Meet Ana Marta

Monday, 21 March 2016

On a drizzly December day, I sheltered under Waterloo Bridge and met Ana Marta. Squinting and windswept, we wandered around the Southbank Christmas market in hot pursuit of hot chocolate. Ana wished the milk was a bit more vegan. I wished my gloves were a little less fingerless. We went indoors.

Suddenly conscious that there was a roof over my head, I asked Ana, where is home? She comes from Porto, a city on the coast of north-west Portugal, but she’s studying abroad in London for the year. She’s in her third year of graphic design at university, so she’s pretty proficient in design-that-is-graphic, though she does point out that ‘it’s not necessarily the thing I want to be doing for the rest of my life’.

Same, Ana, same. If I had a penny for every time I heard ‘Oh, English - so you’re going to teach?’, then I’d do whatever I like because I’d have a trust fund. I’m an optimist: I like to think that studying is a springboard into finding the thing that gets you out of bed in the morning, rather than a vortex into inevitable bankruptcy and homelessness. And it gives you the time to find passions and soulmates and to screw up and start all over again. Ana explains that it was only through trial and error that she realised that animation and motion graphics are what she likes best.

“I totally understand that I probably won’t make a lot of money, but I’m fine with making enough to have a place to live, and get food. I don’t need anything else!”, she continues. “And usually when you’re good at something, it eventually pays off?’, she adds, a little tentatively. 

If that’s the case then she needn’t worry. She is quite "good at something", and that's YouTube - if 22,000 subscribers mean anything! Her self-titled channel, Ana Marta, is a hub of vlogs and short films about her life: she'll talk about anything and everything, but university, travel, and graphic design feature most prominently. Scattered with whimsy illustrations, extremely-pleasing fonts, and colours that say everything's sweet in the world, her videos are short and sweet and always charming.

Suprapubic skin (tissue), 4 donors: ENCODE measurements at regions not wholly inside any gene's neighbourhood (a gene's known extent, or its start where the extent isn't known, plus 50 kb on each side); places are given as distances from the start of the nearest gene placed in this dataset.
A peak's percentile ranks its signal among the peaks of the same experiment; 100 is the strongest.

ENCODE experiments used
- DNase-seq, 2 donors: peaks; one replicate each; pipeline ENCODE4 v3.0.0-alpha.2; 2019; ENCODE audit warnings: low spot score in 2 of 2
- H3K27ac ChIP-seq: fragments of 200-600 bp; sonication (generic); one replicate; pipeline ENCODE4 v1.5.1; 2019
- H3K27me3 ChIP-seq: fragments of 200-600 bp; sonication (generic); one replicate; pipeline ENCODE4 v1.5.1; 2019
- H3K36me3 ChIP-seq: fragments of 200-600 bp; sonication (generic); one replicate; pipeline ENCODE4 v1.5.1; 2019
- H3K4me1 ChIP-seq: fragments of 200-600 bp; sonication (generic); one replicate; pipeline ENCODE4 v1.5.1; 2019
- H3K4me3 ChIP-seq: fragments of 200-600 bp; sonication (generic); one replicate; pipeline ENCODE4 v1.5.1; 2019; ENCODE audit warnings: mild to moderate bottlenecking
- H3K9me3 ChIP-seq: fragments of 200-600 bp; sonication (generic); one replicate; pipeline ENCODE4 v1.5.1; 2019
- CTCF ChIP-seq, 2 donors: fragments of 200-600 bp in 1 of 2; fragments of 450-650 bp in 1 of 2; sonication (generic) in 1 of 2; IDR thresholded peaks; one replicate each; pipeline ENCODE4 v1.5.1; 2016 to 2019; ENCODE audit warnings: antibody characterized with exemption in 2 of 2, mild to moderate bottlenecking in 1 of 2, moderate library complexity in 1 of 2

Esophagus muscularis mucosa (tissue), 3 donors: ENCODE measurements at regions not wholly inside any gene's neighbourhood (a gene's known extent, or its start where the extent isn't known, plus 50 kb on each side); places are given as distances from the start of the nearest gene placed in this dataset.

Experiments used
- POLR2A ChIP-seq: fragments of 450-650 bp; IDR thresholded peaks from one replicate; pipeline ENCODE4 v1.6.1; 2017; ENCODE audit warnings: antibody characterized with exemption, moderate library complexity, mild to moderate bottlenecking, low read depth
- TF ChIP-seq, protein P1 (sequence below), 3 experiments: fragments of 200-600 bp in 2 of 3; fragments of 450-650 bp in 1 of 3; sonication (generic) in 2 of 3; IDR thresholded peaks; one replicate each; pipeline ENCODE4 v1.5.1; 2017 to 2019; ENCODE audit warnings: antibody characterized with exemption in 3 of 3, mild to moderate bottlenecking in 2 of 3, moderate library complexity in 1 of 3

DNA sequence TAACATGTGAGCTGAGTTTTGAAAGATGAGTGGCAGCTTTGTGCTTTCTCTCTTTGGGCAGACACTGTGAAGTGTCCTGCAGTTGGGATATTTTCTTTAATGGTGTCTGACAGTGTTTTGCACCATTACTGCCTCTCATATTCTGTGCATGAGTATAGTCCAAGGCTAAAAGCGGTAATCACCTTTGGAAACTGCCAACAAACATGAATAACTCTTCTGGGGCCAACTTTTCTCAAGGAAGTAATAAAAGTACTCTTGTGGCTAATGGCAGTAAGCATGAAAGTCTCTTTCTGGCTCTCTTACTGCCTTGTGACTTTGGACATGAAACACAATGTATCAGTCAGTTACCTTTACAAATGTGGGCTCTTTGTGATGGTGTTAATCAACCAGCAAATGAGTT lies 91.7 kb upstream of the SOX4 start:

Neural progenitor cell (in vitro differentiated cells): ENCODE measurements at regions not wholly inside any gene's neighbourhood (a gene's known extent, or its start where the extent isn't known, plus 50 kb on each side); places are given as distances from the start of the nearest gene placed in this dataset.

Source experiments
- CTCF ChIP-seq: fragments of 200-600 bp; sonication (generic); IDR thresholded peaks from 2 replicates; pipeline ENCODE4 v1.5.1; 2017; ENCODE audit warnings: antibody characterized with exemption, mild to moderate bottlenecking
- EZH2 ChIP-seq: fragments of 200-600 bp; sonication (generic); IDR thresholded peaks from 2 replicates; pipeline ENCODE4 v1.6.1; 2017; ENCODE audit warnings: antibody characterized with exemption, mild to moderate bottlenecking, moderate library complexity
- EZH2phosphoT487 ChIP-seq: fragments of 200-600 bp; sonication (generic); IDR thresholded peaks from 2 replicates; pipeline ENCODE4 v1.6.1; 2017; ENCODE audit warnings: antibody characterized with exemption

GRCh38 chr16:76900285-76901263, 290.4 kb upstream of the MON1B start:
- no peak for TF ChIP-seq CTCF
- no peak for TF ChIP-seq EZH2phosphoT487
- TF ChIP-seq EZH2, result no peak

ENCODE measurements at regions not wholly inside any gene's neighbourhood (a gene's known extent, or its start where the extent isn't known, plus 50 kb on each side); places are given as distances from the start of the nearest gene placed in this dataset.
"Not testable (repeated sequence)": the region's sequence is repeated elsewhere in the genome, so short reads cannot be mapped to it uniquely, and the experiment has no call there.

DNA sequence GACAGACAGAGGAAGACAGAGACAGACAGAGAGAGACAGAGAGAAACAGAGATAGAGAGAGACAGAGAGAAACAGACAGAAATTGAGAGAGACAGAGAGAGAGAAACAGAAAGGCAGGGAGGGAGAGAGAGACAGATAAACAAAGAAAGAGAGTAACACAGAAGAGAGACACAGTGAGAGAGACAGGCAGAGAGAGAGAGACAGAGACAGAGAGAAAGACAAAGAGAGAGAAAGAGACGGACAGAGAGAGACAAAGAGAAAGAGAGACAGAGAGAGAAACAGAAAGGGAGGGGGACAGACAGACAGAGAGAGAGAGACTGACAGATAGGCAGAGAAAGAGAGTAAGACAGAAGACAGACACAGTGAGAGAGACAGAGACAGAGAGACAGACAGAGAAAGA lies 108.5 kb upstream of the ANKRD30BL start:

She started uploading at around the same time she started university, “it was like a parallel thing”. Making videos was a way to get thoughts off her chest; sharing them with a receptive audience, a way to bounce off ideas: “I think video is a way for me to convey what goes through my head in a more effective way than through words. With video, you can use song, type, illustration, and colour to set the tone.”

Since November she’s poured her every spare drop of creative juice into weekly uploads to a collaboration channel called New Age Creators, the brainchild of Orin Willis, a fellow YouTuber. Ana says “the week after I got to London we went for coffee and it all went from there”. Now, it’s a hive for five young filmmakers from all across the globe to gather and brainstorm: the UK, Spain, Portugal, Germany (previously, Australia), and New Zealand. They upload Monday to Friday and each week is loosely themed. Sometimes a special guest will upload at the weekend. It’s YouTube, with heart.

As a graphic designer, Ana knows only too well the power of packaging. You know the designer has done their job, she says, when "the product is sucky, but they can make you feel like it’s the hottest thing around". No one does branding better than the super-vloggers into whose laps we fall limp, flailing their wristbands and cradling their memoirs. But the thing about packaging, she says, is it's transient. What was hot one minute is quite quickly... not. Take Comic Sans: it was funny and approachable and popular and everywhere, until it got tired and over-used and ironic and old.

And sometimes the best things come unpackaged: one of my favourite videos she's made is also the simplest. In "Finding Your Essence", she discusses the difficulty of trying to convey your truest self in a foreign language: 'Sometimes my essence and my little spark gets crowded with my insecurities, as in "Am I saying the right words, am I saying the right thing?". Style sparkles, but soul stays; Ana will be here for the long-haul.

“Plans? I don't think I have plans. I just want to enjoy myself and see what comes up and just go with it. The main plan I had was to come to London for a year, and now that that’s happened, I’m happy.” Is it the vegans? I think it's the vegans. Whatever it is they’re feeding her, I want some.

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